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Never a dull moment at Devoxx ’08 this year, particularly the well-prepared session by Stefan Tilkov about REST (or, to be precise, about RESTful HTTP).  Stefan is quite the REST advocate and talked to us about some anti-patterns and patterns to use when building RESTful HTTP applications.  I’ve been trying to get to grips with REST for awhile (Dan Diephouse‘s been doing a good job of this) and this session certainly helped

The way I read things, the following rules are required for a RESTful application:

  1. In REST, everything should have an ID. Every item, every resource, every single unit of whatever it is you’re working with should have a usable ID and everything should be referred to by this ID.  This seems like it is common sense but I have been in situations where this is not the case. I wondered if I was the only one thinking this but since no one else sniggered at the slide, perhaps I was.
  2. These IDs should be used everywhere in hyperlinks to let items link to one another.  This is kind of cool and I never thought of doing things like this.  It would be simple for me to build a Mule application that returns customer data in XML format and which would link to, say, http://myserver:8080/orders/1234 to refer to a specific order.  This URI would then refer to a service in Mule that knows how to retrieve this order from wherever it is stored.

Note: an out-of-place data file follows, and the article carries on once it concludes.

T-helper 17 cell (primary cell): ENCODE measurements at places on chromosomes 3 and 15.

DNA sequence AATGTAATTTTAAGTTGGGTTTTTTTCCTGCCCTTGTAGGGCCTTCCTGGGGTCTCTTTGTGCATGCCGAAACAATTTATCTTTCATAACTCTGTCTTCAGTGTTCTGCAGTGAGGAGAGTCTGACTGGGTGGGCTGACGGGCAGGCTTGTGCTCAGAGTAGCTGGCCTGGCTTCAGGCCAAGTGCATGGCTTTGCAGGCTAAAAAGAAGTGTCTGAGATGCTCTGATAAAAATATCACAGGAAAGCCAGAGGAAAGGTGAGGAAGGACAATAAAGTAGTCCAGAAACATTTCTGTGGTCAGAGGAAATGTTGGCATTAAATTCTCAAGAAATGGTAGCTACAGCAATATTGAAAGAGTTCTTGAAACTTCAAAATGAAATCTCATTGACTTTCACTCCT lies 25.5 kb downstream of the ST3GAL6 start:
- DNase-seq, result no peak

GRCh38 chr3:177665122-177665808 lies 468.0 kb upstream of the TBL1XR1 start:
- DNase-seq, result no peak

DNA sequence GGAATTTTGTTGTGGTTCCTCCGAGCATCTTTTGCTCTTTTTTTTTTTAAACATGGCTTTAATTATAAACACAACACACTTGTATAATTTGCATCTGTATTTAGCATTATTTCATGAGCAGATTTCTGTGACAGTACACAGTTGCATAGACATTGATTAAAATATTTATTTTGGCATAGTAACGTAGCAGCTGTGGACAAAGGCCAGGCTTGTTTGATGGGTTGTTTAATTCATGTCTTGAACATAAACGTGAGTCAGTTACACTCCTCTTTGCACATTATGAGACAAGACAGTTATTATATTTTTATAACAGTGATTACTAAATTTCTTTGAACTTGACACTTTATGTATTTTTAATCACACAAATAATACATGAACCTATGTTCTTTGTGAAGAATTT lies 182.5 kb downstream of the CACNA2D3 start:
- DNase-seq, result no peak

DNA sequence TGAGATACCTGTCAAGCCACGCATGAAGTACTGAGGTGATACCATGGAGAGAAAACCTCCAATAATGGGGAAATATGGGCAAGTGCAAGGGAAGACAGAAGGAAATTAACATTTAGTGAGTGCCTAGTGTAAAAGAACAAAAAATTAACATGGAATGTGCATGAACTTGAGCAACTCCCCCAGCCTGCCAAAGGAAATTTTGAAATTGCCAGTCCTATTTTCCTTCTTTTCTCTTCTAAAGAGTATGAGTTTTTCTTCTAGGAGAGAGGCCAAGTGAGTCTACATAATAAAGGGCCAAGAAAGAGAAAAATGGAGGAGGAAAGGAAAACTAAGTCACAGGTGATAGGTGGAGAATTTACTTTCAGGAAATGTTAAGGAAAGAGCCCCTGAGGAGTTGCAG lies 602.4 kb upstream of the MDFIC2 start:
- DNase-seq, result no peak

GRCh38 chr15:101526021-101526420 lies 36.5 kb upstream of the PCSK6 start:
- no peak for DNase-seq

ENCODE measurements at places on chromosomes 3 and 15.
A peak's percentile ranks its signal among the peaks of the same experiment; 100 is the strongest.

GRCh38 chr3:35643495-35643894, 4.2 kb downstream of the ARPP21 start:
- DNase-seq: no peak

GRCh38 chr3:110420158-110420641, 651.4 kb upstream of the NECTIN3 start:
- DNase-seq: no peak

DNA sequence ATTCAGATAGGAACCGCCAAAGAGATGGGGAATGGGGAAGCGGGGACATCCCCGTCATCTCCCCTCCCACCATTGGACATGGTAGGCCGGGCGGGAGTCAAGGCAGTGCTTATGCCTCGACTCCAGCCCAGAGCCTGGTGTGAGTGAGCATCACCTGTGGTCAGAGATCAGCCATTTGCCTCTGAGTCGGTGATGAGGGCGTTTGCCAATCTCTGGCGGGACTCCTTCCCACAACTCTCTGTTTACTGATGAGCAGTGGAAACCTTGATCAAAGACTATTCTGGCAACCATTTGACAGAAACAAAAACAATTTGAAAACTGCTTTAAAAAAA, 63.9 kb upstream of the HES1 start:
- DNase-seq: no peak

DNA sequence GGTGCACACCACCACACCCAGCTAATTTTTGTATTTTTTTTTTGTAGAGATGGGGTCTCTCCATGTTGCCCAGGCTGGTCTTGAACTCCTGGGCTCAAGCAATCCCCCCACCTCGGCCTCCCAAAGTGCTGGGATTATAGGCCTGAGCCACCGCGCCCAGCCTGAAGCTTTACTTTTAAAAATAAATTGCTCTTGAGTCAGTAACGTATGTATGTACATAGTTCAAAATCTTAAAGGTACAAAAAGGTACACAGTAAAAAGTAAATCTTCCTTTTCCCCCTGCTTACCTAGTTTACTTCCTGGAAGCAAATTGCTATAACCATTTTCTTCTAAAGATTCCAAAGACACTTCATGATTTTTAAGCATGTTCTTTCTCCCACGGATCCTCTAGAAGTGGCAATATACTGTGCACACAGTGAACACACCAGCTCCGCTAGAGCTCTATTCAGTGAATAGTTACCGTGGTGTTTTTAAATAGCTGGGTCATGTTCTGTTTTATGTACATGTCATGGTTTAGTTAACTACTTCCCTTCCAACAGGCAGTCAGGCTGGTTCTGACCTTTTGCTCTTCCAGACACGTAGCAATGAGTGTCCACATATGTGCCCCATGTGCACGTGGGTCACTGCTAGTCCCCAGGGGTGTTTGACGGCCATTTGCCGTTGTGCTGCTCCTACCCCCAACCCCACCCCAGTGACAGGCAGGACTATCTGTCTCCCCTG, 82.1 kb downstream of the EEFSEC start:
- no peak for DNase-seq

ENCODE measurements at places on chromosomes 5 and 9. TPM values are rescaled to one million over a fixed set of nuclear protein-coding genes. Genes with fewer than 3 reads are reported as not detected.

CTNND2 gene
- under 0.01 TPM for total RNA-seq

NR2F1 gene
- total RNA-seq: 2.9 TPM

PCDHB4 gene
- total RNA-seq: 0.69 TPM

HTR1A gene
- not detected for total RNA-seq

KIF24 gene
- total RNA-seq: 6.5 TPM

3. Standard methods should be used – Stefan talked about RESTful HTTP specifically and therefore focused on GET, PUT, POST, DELETE. I’m not sure if I can translate this into Mule terms or if I even should be trying to.  I think that this can be done, but I’m not sure if my thoughts would result in overkill or not.
  4. Have multiple representations of data so that a client can ask for the HTML version of a resource or an XML version of a resource or whatever it’s comfortable handling.  This is a neat feature and something I never really thought of.  Whenever designing Mule applications, I always thought of different representations separately as typically I’d be working with e-mail, XML, HTML and would therefore use SMTP, file and HTTP endpoints rather than one endpoint that can support all formats.  I like this idea but, again, am having trouble converting this to Mule-speak.
  5. Stateless communication allows your application to scale better. I cannot agree with this more. There are some instances where a Mule application can keep state but then scalability is always an issue.  The idempotent router is a good example of a stateful element in Mule that would hinder scalability.

My mental blocks are points 3 and 4 above – should I be translating everything into Mule terms? Is this overkill or is it possible, desirable even, to have a RESTful Mule?